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THE HANGING JUDGE – JULY 23, 2015 by Eddie Trapp

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Eddie Trapp

From my ledger. Thursday, July 30, 1987. Our youngest, Greg, is in the Boy Scouts and the troop is camping at Camp Pioneer near Mena, Arkansas. I got on my 750 Honda and drove that way to help Scoutmaster Marion Miller. On the way I stopped at a store north of Clarksville near Red River and asked some of the older men if they knew any Trapp’s in the area. They directed me back toward Clarksville a few miles to a fire tower and Sidney Trapp’s place. Sidney is my third cousin and we had a good talk. Just before Christmas in 1926 Sidney’s young sister, Pollie Oma Trapp, went to a gas station with her dad, Land Lott Trapp. The place was near Red River. Pollie sat in the car while Land Lott filled it up with gasoline. During the filling, Land Lott decided to light a cigarette, striking the match on his pants on the back part of his leg. Within seconds the entire car was on fire. Pollie died on Christmas Eve, 1926 and Sidney told me of the tiny Albion Cemetery just off of Highway 37 near Red River. Pollie and several more of my relatives are buried there. I stopped by the cemetery on my to the scout camp.
On north to Idabel, Broken Bow, and Smithville where I tuned east to Cove, Arkansas. North of Cove toward Hatfield with not a care in the world. As I topped a hill there sat State Trooper Simmons in his patrol car. I waved as I went by, happy I wasn’t speeding but then I saw his red lights in my mirror. What have I done wrong? He walked up to me and I got off the Honda. I couldn’t help but grin as I asked him what was wrong. You got to wear a helmet in Arkansas. Since Texas doesn’t have a helmet law I had not even thought about it in Arkansas. The ticket was $32 and he told me to go to the Mena Courthouse and pay it the next morning. On to camp about dark.
July 31, 1987. Friday. Sausage, biscuit, gravy, and grape juice for breakfast. To mountain man class with Greg. They shot black powder muzzle loaders, made lye soap, made fire with flint and steel, and made bullets for muzzle loaders. At 11:00, I drove to Mena and was careful to wear my helmet. Had trouble finding the courthouse and finally ran across a deputy that gave me directions. Court was in session and I sat out in the audience. Six men, two women, and me, counting the judge. Each person had a stack of papers and was discussing the cases one at a time. Only me and two more out in the audience. A man at the railing was a bondsman I think. They would flip to page so and so and discuss a case. The judge would look at the others and say, “What do you think we should do with him?” They would shrug their shoulders and the judge would say, “Let’s just suspend his license.” I got the idea he was a “hanging judge.” A little after twelve he asked me if I was one of the ones he had “paper” on. I told him I didn’t know but Trooper Simmons told me to come up here and act real nice and maybe get my fine reduced. He asked me to approach the bench. I explained about Texas not having a helmet law and I never thought Arkansas might. Besides, I was just a few miles inside the state line.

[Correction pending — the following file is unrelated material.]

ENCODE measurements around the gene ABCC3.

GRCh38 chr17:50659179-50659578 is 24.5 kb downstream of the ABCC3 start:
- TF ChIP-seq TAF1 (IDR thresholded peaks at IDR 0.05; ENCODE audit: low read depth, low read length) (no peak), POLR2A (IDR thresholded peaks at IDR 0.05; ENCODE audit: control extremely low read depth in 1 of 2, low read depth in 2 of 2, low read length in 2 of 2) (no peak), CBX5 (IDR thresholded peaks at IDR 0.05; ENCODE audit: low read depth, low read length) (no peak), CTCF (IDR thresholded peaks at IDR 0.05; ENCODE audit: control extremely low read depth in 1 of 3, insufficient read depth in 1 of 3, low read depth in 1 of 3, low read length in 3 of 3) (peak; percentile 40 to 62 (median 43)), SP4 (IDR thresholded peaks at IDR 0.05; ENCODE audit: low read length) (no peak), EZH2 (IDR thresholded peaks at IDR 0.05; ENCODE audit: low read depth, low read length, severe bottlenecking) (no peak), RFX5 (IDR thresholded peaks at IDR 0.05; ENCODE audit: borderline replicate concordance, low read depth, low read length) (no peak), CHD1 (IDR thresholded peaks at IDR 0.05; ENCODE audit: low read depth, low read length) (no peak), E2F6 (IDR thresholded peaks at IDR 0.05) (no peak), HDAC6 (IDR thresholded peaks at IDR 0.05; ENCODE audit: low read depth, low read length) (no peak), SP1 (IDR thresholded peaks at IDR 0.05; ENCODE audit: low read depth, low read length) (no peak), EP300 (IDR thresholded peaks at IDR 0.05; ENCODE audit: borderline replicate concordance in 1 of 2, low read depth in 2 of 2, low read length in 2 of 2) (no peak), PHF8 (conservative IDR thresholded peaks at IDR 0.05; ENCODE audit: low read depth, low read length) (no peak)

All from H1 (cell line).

In my defense I mentioned about teaching school, driving a bus, and no tickets at home. He never cracked a smile when he said, “I’ve got three friends that got seat belt tickets in Texas lately. We don’t have a seat belt law. I think turnabout is fair play.” I dropped my head and knew I was another victim of this hanging judge. After fifteen seconds he showed a slight grin and said, “Besides, I don’t like the way Texas whups up on us in football each year.” I saw a glimmer of hope.
Next he asked me if I knew why Jesus wasn’t born in Texas. I saw then that I had a good chance of getting my ticket reduced. I told him I didn’t know the answer to the Jesus born in Texas question. Well, he explained that first off, they couldn’t find three wise men, and second, they couldn’t find a virgin. There were still several people hanging around listening and they couldn’t hold it any longer. We all went to laughing, even the judge, and I knew things were getting better. I asked the court recorder if she got that and she said she did. When everyone quit laughing the judge said he would throw out the ticket to keep my record clean but I would have to pay $22 court cost. He made me promise I would holler for Arkansas this year then told me to go to the sheriff’s office to pay the fine. I got lost in Mena again and by the time I got there the judge and all his group were already there. The judge grinned at his secretary when I walked in and he told her, “Tell you what, let’s throw out the whole thing.” We were all grins as we shot the breeze a while before I headed back to Camp Pioneer.
Two crooks charged twenty blind guys a thousand dollars each to take them to the beach for a few days. The crooks dumped the men on the beach then retired to a nearby bar. They feared the men would get bored and decided to take them a soccer ball to pass the time. The blind guys complained that they couldn’t see the ball to play soccer. About that time a donkey with bells around its neck walked by. The crooks looked at each other and got an idea. They rushed to a store and bought a lot of little bells and fastened it to the ball. Back to the bar for the crooks. Shift changed and a new bartender came in. Said she didn’t know what the world was coming to. She just saw twenty blind guys kicking a poor old donkey.
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